The U.N. Commission’s The Learning Generation: Investing in education for a changing world states: “Learning from results-driven systems in education and across sectors, the Commission calls on decision-makers to set standards, track progress, and make information public; invest in what delivers the best results; and cut waste.”

The U.N. Commission also stresses the importance of reliable education management information systems, and scaling up innovation in three key areas: the education workforce; the use of technology; and the role of non-state partners.

The National Conference of State Legislatures report echoes many of these systemic issues. It finds that top performing countries have adopted a comprehensive approach where all policies and practices are developed to support the larger education system, which is designed to ensure that every student meets the same goal of college and career readiness.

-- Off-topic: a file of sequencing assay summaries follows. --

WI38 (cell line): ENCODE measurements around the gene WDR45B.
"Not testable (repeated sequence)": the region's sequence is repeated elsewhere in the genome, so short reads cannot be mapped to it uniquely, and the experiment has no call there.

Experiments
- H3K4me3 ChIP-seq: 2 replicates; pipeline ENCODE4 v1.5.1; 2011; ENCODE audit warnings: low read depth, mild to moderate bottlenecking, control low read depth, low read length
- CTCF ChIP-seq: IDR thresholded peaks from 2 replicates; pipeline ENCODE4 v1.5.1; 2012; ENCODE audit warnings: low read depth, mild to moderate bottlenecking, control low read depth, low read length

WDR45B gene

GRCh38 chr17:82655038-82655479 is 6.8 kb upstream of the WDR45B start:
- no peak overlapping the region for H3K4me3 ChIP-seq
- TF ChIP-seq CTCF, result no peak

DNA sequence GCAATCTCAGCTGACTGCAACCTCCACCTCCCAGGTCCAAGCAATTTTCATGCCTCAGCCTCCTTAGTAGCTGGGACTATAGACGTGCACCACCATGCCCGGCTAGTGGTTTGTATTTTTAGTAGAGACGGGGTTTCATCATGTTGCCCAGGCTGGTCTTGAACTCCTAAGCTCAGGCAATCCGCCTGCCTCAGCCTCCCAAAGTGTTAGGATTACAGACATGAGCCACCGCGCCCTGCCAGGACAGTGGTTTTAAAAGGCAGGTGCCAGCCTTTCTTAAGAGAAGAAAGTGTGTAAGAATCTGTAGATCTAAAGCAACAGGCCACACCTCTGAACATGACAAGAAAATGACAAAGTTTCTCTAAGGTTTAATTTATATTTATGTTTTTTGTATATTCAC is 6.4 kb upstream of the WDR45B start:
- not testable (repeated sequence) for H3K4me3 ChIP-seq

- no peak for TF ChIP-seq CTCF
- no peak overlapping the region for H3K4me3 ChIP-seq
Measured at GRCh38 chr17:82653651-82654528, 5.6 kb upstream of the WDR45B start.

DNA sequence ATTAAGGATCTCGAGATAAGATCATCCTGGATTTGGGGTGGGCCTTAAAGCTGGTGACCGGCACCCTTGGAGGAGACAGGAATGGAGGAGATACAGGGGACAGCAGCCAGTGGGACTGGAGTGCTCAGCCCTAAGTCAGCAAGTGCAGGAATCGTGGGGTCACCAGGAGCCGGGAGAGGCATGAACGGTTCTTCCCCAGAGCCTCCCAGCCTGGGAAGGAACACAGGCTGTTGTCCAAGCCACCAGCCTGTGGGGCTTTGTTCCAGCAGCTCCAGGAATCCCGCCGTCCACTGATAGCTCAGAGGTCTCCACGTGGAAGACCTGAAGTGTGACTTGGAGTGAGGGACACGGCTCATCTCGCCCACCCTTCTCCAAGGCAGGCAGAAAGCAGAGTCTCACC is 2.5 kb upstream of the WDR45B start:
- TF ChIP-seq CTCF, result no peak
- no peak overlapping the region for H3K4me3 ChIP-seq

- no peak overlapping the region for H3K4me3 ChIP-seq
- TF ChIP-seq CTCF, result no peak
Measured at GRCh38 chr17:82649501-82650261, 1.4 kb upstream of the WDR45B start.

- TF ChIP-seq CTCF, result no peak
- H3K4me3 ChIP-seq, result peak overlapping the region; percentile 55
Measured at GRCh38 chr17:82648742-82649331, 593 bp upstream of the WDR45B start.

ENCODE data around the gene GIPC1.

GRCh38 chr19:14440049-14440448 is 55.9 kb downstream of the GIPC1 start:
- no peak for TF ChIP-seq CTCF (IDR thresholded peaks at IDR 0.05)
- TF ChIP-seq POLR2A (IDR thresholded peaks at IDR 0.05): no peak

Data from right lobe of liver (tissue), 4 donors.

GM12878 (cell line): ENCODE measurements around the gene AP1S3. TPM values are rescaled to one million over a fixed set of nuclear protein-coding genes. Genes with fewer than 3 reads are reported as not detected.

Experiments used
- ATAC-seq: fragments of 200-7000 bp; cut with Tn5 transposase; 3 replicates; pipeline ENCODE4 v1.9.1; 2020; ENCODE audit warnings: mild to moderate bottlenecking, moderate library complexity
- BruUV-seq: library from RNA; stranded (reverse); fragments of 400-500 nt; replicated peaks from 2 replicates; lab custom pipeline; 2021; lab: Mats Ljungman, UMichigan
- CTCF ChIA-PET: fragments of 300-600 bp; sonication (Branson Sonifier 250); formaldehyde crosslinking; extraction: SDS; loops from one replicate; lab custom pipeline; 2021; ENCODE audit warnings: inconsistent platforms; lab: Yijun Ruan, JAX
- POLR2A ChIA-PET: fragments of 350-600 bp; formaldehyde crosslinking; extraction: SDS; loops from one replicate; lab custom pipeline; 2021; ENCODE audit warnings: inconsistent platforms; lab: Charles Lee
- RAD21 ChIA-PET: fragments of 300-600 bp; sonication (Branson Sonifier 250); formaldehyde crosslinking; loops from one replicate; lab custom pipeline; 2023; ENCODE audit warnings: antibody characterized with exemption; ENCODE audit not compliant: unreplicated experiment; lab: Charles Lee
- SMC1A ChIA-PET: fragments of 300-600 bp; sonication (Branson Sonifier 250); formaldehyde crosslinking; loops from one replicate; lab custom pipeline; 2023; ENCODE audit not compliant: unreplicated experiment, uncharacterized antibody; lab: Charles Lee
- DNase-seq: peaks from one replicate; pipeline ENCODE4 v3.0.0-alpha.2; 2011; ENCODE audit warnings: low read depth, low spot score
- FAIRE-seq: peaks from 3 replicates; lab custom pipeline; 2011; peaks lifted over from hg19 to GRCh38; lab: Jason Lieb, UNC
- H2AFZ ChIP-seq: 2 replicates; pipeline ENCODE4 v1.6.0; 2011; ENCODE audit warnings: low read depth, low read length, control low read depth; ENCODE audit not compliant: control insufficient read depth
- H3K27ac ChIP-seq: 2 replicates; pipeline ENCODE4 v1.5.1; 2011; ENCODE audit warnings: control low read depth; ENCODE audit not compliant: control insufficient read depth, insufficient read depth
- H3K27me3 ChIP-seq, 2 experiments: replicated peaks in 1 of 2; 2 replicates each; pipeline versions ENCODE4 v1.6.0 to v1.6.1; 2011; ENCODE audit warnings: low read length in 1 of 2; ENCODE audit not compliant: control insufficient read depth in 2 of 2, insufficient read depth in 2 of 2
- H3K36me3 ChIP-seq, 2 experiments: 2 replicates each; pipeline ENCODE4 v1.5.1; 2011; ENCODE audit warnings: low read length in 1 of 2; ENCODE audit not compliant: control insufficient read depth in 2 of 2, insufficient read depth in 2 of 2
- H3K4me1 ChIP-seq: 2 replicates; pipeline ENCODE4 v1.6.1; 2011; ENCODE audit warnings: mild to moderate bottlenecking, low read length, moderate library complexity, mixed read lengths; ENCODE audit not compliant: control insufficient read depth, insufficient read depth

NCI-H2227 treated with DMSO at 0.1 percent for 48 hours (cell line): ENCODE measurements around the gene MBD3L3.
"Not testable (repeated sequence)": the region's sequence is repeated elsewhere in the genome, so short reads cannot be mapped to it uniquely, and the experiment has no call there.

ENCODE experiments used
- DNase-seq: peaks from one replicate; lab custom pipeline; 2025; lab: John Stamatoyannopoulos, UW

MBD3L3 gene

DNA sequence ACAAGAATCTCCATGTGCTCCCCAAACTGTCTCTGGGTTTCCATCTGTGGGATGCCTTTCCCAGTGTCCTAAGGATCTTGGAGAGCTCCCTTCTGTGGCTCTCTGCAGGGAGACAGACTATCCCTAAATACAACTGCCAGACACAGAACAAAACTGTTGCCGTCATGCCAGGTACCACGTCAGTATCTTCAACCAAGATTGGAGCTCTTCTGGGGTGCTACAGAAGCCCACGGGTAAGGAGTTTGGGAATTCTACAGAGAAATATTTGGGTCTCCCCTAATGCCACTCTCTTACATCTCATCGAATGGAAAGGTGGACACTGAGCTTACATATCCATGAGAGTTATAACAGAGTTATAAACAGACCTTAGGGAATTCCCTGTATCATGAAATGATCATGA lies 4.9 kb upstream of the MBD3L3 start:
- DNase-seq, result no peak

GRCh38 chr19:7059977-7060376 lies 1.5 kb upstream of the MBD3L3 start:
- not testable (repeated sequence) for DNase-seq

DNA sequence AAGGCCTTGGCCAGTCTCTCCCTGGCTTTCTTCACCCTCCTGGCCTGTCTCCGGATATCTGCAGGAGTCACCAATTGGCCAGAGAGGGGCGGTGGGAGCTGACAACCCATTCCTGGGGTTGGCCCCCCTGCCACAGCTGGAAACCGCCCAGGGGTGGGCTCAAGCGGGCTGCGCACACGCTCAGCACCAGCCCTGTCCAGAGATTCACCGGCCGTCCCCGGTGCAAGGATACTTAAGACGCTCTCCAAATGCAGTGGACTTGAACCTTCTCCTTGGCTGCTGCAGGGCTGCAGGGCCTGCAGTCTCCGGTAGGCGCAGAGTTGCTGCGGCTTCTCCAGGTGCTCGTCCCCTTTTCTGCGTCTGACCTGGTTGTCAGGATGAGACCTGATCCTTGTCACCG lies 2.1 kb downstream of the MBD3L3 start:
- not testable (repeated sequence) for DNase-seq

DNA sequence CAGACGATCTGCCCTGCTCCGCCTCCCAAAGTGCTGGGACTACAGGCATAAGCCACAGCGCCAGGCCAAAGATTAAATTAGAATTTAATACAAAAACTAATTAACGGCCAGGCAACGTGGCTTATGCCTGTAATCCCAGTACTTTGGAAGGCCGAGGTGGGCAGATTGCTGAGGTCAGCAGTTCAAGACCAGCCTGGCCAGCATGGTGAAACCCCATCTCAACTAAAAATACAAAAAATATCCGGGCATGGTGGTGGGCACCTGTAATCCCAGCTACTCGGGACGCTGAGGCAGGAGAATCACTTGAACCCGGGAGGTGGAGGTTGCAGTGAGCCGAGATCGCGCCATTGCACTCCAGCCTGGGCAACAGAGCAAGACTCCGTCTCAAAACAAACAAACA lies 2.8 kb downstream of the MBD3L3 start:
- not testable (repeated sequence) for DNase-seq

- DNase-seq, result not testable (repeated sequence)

Most importantly, one reform depends upon and is linked to another—schools need high-quality early childhood education, but that investment must be followed by high quality instruction.

Similarly, increased teacher pay is important, but not without more rigorous preparation programs.  At the same time, more rigorous programs must go hand in hand with creation of a more attractive teaching profession.

These two major reports are significant in their respective contexts, but also underscore and validate many of the key areas on which we focus in our global education efforts.  In this sense, these reports help build a greater global consensus on what works to establish quality education and learning.

Cris Revaz is Senior Education Counsel at Creative Associates International.

Click to learn more about Creative’s work in Instructional Systems and Education in Conflict.